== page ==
Jessilyn: From the comprehensive center standpoint, being like the hub of the system, we have seen internal patient transfers from our sister hospitals. These patients were initially admitted for COVID care. They developed an acute ischemic stroke and were transferred over for neuro intervention. Unfortunately, these have been the trickiest patients. They were on the younger side, ended up being hypercoagulable. Our interventionalists are amazing! However, they do say it is more difficult, they find more clots. It is not just one. They seem to find several clots. These patients also tend to reocclude, even though they have had a successful thrombectomy. Therefore, I think COVID has really posed quite a challenge in stroke care for all.
Catherina: What suggestions do you have for healthcare professionals in educating patients about the prevention of stroke, especially during this COVID-19 pandemic?
Jessilyn: I think one of the biggest issues in stroke is that as high as it is, 80% of the strokes are preventable. Stroke should probably be out of the top 10 issues that are the cause of mortality in our nation or in the world. A lot of it has to do with the fact that people do not recognize the symptoms. It also has to do with getting them in here (hospital) for early treatment. We have those 24 hours for them to be a possible candidate for stroke care. A lot of them do not just even recognize the symptoms or the risk factors of stroke. They do not understand things that they just do in their daily life, that if they were to change one of these minute things, it can help them decrease their risk of stroke and relieve them from possible debilitating life symptoms.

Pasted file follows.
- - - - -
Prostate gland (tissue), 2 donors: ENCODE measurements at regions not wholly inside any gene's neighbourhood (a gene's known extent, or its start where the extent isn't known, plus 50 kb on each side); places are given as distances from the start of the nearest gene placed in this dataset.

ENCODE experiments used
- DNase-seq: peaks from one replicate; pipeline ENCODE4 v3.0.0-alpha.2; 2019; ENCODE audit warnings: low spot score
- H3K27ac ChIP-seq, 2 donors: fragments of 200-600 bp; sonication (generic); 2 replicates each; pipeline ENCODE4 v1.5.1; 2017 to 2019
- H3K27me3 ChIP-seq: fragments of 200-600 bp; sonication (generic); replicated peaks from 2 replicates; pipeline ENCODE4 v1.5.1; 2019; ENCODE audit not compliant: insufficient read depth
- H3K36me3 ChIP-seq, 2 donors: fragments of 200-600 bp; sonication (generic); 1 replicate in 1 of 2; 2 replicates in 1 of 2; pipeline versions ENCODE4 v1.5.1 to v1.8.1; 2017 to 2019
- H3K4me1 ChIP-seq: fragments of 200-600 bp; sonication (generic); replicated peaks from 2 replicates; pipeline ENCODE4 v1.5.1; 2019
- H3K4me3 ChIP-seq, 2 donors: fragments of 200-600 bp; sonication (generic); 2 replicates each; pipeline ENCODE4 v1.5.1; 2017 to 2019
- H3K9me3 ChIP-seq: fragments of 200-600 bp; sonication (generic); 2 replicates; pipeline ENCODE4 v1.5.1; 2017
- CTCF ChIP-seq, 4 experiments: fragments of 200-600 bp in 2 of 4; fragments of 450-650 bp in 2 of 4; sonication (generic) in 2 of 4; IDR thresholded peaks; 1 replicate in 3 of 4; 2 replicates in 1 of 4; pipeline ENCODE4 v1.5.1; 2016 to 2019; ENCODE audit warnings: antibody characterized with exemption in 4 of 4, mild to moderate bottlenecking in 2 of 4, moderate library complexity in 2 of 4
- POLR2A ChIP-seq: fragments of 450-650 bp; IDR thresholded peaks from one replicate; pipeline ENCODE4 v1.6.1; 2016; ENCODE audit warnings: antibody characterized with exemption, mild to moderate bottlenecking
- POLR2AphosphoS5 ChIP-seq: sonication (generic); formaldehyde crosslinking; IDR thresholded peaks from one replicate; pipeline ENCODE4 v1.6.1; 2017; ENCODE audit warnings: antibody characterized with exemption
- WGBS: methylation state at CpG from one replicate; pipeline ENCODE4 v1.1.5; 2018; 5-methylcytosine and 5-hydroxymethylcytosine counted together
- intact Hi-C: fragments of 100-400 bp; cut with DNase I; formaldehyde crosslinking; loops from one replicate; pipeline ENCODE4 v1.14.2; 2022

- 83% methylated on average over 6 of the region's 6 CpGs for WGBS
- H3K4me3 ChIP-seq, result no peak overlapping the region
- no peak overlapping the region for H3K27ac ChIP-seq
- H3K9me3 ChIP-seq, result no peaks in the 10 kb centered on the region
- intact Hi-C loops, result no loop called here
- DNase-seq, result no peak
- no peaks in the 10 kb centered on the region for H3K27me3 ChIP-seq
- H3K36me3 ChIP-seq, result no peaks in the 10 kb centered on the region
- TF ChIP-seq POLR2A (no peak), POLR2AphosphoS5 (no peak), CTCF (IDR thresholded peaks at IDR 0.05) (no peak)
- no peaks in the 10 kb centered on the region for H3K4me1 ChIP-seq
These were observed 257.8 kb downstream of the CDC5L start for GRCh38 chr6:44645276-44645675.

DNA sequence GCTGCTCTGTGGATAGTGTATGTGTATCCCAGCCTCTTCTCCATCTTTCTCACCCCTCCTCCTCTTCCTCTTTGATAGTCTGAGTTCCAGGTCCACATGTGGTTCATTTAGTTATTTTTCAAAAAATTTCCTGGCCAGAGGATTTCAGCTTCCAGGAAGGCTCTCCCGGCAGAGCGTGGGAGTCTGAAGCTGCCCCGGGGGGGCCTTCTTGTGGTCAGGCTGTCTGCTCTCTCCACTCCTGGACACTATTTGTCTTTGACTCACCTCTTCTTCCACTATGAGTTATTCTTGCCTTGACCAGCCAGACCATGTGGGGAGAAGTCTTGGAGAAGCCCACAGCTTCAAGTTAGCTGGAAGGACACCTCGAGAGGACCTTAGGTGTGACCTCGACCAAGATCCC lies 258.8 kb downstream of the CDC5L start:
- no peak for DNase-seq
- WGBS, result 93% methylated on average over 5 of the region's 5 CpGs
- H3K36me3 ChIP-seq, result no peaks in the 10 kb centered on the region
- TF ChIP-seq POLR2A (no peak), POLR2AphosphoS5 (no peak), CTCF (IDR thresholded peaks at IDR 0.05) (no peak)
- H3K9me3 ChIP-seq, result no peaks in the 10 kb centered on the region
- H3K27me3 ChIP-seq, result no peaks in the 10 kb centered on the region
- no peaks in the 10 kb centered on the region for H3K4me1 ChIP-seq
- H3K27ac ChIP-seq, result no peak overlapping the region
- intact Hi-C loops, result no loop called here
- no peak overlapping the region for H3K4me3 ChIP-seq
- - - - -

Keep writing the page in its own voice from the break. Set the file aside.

Dawntray: (During the pandemic) we reached out to our marketing department. We have a Facebook page where we have a post on Fridays. (We posted) on recognition of the signs of early stroke: FAST: Face, Arm, Speech, Time of recognizing stroke, calling 911. We also had information on what (symptoms) to look for. We had a message built in to the post as well, stating that, “we know that you may be afraid to come in, that you want to stay at home, but you choose to be aware of, of not being afraid to seek services, to come in to the hospital where it is safe.” “We take a lot of preventative measures to protect ourselves and to the community during the pandemic”. We are just letting them know what the signs and symptoms were and not to be afraid to come in and to seek care (at the hospital). We are just giving them that comfort that it is safe to come into the hospital. Because that is what they feel… it was not safe, so they were afraid to come in (during the pandemic).
Catherina: Thank you for the opportunity to interview you and look forward to the next ICS conference. Anything that you would like to share out there with stroke coordinators, any advice or word of guidance?
Jessilyn: Just hang in there.
Dawntray: You have to be inventive. Just know that a pandemic cannot hinder you from providing the care that you provide every day. You just have to be creative, find a better way, a different way of still executing what you do on a daily basis.
I would like to thank Ms. Jessilyn Pozo and Ms. Dawntray Redford for sharing their experiences during this 2021 Virtual International Stroke conference as well as their experiences with the GWTG Stroke Registry, Primary and Comprehensive Stroke Program, and stroke prevention during the COVID-19 pandemic. For more information, you can reach them at [email protected] and [email protected]
- Warach SJ, Dula AN, Milling TJ Jr. Tenecteplase Thrombolysis for Acute Ischemic Stroke. Stroke. 2020;51(11):3440-3451. doi:10.1161/STROKEAHA.120.029749
- The Joint Commission. Primary Stroke Center Certification. (2021). Retrieved from https://www.jointcommission.org/accreditation-and-certification/certification/certifications-by-setting/hospital-certifications/stroke-certification/advanced-stroke/primary-stroke-center/
- American Heart Association. Get with the Guidelines Stroke Registry. (2021). Retrieved from https://www.heart.org/en/professional/quality-improvement/get-with-the-guidelines/get-with-the-guidelines-stroke